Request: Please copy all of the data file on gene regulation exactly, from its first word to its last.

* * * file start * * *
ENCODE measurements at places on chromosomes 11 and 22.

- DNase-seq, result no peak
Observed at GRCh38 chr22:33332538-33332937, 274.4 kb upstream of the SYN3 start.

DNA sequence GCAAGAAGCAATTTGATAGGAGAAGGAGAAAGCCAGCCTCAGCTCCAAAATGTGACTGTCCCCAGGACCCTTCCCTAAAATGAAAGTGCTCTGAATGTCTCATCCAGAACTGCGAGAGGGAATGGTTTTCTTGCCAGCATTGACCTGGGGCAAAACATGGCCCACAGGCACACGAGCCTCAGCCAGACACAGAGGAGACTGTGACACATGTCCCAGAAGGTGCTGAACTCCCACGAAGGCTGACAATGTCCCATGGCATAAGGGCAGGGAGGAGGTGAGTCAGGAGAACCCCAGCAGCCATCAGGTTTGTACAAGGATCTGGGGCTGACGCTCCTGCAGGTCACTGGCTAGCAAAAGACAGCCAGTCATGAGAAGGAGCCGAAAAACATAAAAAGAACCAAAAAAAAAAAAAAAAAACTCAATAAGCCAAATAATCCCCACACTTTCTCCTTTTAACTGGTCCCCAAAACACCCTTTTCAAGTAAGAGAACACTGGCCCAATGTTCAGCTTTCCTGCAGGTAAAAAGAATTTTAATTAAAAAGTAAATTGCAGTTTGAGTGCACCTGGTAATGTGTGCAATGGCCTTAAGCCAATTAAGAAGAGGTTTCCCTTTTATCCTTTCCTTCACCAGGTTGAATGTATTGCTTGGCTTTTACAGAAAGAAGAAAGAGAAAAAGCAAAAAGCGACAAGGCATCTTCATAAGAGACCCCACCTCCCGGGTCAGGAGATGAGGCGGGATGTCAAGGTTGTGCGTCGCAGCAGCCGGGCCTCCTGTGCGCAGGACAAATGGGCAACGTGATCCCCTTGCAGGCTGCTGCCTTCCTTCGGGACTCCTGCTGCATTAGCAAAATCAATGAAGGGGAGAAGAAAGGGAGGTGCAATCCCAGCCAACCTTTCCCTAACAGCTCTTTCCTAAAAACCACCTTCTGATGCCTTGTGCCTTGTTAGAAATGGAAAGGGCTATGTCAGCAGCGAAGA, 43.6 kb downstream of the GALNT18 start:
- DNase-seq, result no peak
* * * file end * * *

ENCODE measurements at places on chromosomes 11 and 22.

- DNase-seq, result no peak
Observed at GRCh38 chr22:33332538-33332937, 274.4 kb upstream of the SYN3 start.

DNA sequence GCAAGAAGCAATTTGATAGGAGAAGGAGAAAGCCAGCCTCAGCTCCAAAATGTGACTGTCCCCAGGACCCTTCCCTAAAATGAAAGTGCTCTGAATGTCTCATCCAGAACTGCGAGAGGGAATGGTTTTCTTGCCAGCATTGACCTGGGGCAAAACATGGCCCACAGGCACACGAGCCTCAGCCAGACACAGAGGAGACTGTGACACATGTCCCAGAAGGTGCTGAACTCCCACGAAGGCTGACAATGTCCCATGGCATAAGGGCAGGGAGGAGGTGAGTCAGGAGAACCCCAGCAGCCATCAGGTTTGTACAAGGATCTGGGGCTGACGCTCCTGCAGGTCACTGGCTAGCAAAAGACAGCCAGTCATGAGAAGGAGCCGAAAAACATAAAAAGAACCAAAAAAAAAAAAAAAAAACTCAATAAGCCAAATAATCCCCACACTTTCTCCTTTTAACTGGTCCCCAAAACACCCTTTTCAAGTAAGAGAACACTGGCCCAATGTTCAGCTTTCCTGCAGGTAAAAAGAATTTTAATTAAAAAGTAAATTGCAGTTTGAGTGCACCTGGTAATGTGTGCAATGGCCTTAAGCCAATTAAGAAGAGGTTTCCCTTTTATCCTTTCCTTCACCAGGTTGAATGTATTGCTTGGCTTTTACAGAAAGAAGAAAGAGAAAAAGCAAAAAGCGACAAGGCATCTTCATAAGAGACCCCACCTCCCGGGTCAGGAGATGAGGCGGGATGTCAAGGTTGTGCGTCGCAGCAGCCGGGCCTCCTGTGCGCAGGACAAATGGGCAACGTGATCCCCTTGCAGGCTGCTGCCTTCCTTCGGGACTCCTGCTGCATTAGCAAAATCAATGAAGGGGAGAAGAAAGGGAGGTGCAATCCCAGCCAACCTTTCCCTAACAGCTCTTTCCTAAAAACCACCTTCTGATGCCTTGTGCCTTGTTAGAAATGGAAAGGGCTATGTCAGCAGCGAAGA, 43.6 kb downstream of the GALNT18 start:
- DNase-seq, result no peak